A common modulation scheme used in known CATV systems is the QAM modulation scheme. Pixel data of images, such as the pixels of a frame of moving picture data, to be transmitted over a CATV system are encoded by a known method, such as one of the Moving Picture Expert Group (MPEG) methods. Once the image data is encoded using an MPEG scheme or the like, this encoded data stream is used to modulate a carrier frequency for a channel in accordance with a known digital modulation scheme, such as QAM. The encoded data stream is used to modulate the amplitude of the carrier frequency to incorporate one of a predetermined number of pulses on the carrier wave. In one commonly used digital modulation scheme, there are 64 possible pulses that may be imposed onto the carrier wave. Each of these pulses may be perceived as corresponding to a point on a graphical representation. In a QAM-64 scheme, the graphical representation is depicted in FIG. 2. As shown in FIG. 2, the 64 points of the representation are centered about zero. The horizontal and vertical axes of the graph represent the orthogonal components of a modulation signal represented by a point. Thus, each signal may be described as a (x,y) point or as a phasor having a magnitude and angle. The graphical representation shown in FIG. 2 is known as a signal constellation, or constellation pattern, for a QAM signal, which in FIG. 2 is a QAM-64 signal. Signal distortions caused by a transmitter, propagation medium, or the demodulation components of a receiver may shift, attenuate, or amplify a modulation signal so it does not exactly correspond to one of the discrete points on a signal constellation for a modulation scheme. Maintenance or repair of a network 10 is an effort to locate the source of deteriorating performance within network 10 before it disrupts service in the network.
FIG. 3 is a block diagram of an exemplary system that may be coupled to the network of FIG. 1 to implement the phase analysis method of the present invention. The system includes a receiver 40 and a channel response processor 64. In the example discussed herein, receiver 40 includes an adaptive equalizer 44, a symbol decision processor 48, and a weight adjuster 50. The reader should appreciate that receiver 40 may suitably include other elements not related to the present invention.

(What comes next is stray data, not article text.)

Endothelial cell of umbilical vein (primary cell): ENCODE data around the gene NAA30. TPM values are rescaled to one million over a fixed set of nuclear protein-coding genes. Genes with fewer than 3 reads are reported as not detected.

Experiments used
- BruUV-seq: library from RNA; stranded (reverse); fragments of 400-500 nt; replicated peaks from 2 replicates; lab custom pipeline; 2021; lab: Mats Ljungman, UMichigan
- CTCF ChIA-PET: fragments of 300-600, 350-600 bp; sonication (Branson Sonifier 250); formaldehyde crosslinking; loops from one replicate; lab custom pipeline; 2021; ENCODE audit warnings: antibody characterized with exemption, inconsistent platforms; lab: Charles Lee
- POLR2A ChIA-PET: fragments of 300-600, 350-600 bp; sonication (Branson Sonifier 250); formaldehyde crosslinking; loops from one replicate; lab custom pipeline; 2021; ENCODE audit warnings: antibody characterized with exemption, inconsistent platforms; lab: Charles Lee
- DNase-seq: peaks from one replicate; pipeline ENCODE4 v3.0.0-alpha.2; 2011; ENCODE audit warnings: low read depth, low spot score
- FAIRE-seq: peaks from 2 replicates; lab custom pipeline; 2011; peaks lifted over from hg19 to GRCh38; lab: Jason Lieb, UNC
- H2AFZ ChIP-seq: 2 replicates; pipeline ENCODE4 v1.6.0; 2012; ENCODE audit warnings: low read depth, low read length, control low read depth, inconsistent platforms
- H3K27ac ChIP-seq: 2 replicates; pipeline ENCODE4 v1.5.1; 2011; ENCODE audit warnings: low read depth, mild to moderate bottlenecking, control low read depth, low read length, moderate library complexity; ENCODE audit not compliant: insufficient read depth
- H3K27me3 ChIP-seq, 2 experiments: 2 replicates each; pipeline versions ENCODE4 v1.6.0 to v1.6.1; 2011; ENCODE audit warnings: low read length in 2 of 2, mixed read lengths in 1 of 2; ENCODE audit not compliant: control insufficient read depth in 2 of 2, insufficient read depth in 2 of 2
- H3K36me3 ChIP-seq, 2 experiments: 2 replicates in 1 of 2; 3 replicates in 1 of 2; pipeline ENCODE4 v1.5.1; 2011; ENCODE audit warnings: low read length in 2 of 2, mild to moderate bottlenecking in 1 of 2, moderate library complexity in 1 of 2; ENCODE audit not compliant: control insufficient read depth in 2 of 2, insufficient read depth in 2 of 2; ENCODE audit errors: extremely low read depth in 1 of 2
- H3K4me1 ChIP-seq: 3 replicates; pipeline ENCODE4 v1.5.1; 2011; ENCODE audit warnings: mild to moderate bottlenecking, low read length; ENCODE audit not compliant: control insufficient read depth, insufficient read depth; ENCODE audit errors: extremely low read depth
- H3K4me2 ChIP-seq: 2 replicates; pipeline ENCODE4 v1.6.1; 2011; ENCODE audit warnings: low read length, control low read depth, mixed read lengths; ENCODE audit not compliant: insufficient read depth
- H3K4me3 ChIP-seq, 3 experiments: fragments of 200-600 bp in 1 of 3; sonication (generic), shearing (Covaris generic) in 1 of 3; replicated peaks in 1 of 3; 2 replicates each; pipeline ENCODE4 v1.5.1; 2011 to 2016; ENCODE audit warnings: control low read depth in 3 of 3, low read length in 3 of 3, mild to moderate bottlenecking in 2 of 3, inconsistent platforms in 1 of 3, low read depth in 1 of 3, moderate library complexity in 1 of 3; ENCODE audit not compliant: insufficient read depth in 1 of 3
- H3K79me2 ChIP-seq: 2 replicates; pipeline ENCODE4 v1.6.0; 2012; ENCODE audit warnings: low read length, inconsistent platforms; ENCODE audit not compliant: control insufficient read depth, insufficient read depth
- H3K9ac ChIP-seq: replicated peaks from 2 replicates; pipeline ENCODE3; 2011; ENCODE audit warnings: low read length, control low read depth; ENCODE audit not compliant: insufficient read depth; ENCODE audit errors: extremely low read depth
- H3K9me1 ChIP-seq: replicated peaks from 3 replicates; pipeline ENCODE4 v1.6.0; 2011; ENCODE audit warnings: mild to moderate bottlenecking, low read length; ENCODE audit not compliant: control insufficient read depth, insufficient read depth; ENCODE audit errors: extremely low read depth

The components of receiver 40 operate on an information signal recovered by demodulating the modulated carrier wave for a select channel. To this end, receiver 40 will preferably include, or be connected to, a tuner 54 and a demodulator 56. The tuner 54, which includes frequency conversion equipment and is well known in the art, tunes to a particular channel or frequency band that is being measured. Demodulator 56 then obtains the information signal 42, which is distorted or corrupted by the transmission equipment. Suitable digital demodulation equipment is well known.
 Demodulated information signal 42 is provided to adaptive equalizer 44 and the output of the adaptive equalizer 44 is provided to symbol decision processor (SDP) 48. The transfer function of adaptive equalizer 44 compensates for the distortion of the demodulated information signal that was caused by the transfer function of the propagation medium and any network components that have operated on the signal after modulation of the carrier frequency at head end 12. To this end, the tap coefficients of adaptive equalizer 44 are adapted to compensate for the distortion in information signal 42 that demodulator 56 provides to adaptive equalizer 44. The response of adaptive equalizer 44 is adjusted by weight adjuster 50 in response to an error signal 60 generated by SDP 48.